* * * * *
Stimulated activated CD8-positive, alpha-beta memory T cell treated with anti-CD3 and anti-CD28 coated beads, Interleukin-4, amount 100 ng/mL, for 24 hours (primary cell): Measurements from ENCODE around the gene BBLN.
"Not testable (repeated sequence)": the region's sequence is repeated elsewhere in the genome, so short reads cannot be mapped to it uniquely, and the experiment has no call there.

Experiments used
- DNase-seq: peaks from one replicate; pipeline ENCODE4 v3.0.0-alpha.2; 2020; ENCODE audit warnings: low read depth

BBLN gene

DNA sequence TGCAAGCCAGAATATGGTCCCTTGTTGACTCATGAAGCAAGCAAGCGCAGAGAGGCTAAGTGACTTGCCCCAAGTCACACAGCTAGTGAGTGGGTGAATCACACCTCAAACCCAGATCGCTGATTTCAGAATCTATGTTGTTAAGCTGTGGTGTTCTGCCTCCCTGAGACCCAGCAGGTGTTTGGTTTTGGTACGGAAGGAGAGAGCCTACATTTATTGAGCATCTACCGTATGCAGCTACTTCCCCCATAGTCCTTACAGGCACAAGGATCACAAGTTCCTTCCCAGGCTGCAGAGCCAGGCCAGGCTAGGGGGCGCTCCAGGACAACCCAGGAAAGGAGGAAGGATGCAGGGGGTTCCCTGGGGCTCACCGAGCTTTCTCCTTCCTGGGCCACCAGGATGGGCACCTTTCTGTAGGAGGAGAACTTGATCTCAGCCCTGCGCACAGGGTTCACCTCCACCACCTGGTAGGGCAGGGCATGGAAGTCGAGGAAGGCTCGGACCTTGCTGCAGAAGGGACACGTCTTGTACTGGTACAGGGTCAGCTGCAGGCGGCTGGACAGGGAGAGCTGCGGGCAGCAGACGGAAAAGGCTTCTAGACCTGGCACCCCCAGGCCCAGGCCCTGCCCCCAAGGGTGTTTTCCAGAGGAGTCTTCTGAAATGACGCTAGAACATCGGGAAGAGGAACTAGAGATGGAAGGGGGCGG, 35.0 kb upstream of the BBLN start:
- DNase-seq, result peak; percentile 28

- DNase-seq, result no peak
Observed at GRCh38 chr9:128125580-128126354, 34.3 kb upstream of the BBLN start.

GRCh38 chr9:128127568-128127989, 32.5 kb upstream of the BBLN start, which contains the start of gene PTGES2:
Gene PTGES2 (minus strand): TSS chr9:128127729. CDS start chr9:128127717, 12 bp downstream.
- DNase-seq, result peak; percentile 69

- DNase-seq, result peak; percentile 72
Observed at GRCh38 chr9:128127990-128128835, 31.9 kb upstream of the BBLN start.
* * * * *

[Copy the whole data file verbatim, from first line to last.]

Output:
Stimulated activated CD8-positive, alpha-beta memory T cell treated with anti-CD3 and anti-CD28 coated beads, Interleukin-4, amount 100 ng/mL, for 24 hours (primary cell): Measurements from ENCODE around the gene BBLN.
"Not testable (repeated sequence)": the region's sequence is repeated elsewhere in the genome, so short reads cannot be mapped to it uniquely, and the experiment has no call there.

Experiments used
- DNase-seq: peaks from one replicate; pipeline ENCODE4 v3.0.0-alpha.2; 2020; ENCODE audit warnings: low read depth

BBLN gene

DNA sequence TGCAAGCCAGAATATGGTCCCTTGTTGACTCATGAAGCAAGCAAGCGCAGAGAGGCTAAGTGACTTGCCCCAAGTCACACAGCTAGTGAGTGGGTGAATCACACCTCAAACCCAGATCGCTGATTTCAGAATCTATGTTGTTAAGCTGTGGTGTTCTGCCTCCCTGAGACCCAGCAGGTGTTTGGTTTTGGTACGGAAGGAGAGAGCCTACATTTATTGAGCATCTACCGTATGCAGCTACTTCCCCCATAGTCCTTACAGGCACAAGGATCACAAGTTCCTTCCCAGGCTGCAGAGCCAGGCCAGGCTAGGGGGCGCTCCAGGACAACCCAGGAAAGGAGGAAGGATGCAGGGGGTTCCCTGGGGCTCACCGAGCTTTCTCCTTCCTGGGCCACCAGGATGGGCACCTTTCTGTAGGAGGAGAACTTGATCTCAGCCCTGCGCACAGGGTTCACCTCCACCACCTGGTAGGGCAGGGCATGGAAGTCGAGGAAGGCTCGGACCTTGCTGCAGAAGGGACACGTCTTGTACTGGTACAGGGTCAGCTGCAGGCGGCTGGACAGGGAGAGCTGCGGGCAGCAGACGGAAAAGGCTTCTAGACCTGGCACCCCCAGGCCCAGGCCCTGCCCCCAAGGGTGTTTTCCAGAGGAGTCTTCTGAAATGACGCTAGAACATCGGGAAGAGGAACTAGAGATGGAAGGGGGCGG, 35.0 kb upstream of the BBLN start:
- DNase-seq, result peak; percentile 28

- DNase-seq, result no peak
Observed at GRCh38 chr9:128125580-128126354, 34.3 kb upstream of the BBLN start.

GRCh38 chr9:128127568-128127989, 32.5 kb upstream of the BBLN start, which contains the start of gene PTGES2:
Gene PTGES2 (minus strand): TSS chr9:128127729. CDS start chr9:128127717, 12 bp downstream.
- DNase-seq, result peak; percentile 69

- DNase-seq, result peak; percentile 72
Observed at GRCh38 chr9:128127990-128128835, 31.9 kb upstream of the BBLN start.